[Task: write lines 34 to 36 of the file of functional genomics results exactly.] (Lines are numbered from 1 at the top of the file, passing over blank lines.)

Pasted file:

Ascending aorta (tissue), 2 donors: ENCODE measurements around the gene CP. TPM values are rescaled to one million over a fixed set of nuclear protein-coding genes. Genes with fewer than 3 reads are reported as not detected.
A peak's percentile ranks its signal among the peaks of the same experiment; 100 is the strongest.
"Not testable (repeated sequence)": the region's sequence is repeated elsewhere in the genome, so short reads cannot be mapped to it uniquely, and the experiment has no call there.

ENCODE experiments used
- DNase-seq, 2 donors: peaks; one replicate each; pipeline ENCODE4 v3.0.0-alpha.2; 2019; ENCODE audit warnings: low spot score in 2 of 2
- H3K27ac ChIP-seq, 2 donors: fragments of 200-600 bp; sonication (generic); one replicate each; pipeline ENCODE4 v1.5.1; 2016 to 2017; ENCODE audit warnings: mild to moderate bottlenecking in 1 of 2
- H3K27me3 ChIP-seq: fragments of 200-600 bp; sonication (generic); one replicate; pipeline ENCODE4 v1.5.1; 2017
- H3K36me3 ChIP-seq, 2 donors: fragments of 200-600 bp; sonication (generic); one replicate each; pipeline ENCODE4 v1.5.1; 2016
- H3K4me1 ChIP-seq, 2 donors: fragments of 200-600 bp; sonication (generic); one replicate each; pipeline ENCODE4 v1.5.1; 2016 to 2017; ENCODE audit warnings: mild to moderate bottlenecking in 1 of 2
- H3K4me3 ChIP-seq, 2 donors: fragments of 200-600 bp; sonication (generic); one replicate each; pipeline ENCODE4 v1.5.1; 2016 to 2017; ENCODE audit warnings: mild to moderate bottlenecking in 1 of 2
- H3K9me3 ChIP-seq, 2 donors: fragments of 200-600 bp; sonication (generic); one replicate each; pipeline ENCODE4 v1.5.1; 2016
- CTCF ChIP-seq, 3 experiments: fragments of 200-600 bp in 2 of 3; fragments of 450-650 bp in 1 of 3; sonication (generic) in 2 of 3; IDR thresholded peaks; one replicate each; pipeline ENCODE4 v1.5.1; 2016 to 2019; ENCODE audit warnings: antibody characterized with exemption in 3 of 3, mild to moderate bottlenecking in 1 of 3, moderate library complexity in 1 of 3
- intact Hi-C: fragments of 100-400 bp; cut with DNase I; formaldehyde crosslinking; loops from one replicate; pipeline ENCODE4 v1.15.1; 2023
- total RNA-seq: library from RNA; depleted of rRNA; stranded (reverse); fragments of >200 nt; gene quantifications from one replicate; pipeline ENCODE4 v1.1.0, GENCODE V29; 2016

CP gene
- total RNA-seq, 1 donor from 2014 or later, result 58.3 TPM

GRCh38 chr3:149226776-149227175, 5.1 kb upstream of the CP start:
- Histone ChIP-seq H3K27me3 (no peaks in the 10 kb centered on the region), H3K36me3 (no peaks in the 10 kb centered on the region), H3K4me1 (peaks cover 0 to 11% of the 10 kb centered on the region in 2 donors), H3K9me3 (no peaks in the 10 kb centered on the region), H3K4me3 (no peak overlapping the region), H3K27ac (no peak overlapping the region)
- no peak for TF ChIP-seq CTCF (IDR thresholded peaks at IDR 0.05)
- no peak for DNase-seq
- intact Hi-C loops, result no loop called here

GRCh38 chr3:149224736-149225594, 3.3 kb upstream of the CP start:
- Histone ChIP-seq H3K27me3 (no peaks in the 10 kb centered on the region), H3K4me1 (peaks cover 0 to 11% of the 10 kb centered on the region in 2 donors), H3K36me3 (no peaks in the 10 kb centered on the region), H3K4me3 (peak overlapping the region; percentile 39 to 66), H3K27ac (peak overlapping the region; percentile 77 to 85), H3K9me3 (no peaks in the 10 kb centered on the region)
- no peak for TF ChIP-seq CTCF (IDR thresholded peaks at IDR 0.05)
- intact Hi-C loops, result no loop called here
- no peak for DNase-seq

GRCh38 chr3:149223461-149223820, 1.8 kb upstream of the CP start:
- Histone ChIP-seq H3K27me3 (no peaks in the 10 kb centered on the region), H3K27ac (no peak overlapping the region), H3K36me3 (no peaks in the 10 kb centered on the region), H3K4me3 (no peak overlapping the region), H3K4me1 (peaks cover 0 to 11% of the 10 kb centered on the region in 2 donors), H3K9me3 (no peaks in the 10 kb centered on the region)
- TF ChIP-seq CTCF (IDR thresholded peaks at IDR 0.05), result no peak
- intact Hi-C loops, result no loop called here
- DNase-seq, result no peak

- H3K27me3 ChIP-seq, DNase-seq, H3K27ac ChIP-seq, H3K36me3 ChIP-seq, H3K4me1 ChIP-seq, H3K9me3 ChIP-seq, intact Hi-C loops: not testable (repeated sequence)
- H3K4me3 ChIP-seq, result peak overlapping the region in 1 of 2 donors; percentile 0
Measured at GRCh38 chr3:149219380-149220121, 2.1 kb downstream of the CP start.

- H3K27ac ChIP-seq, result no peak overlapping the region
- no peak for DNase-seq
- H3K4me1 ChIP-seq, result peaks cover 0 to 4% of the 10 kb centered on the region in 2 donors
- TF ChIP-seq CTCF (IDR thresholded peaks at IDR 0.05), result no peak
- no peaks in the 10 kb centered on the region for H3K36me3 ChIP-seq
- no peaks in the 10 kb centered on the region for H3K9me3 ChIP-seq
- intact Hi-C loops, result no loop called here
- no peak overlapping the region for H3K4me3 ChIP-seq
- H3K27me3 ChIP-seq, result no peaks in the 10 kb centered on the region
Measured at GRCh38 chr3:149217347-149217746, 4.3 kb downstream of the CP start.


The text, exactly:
Measured at GRCh38 chr3:149219380-149220121, 2.1 kb downstream of the CP start.

- H3K27ac ChIP-seq, result no peak overlapping the region
- no peak for DNase-seq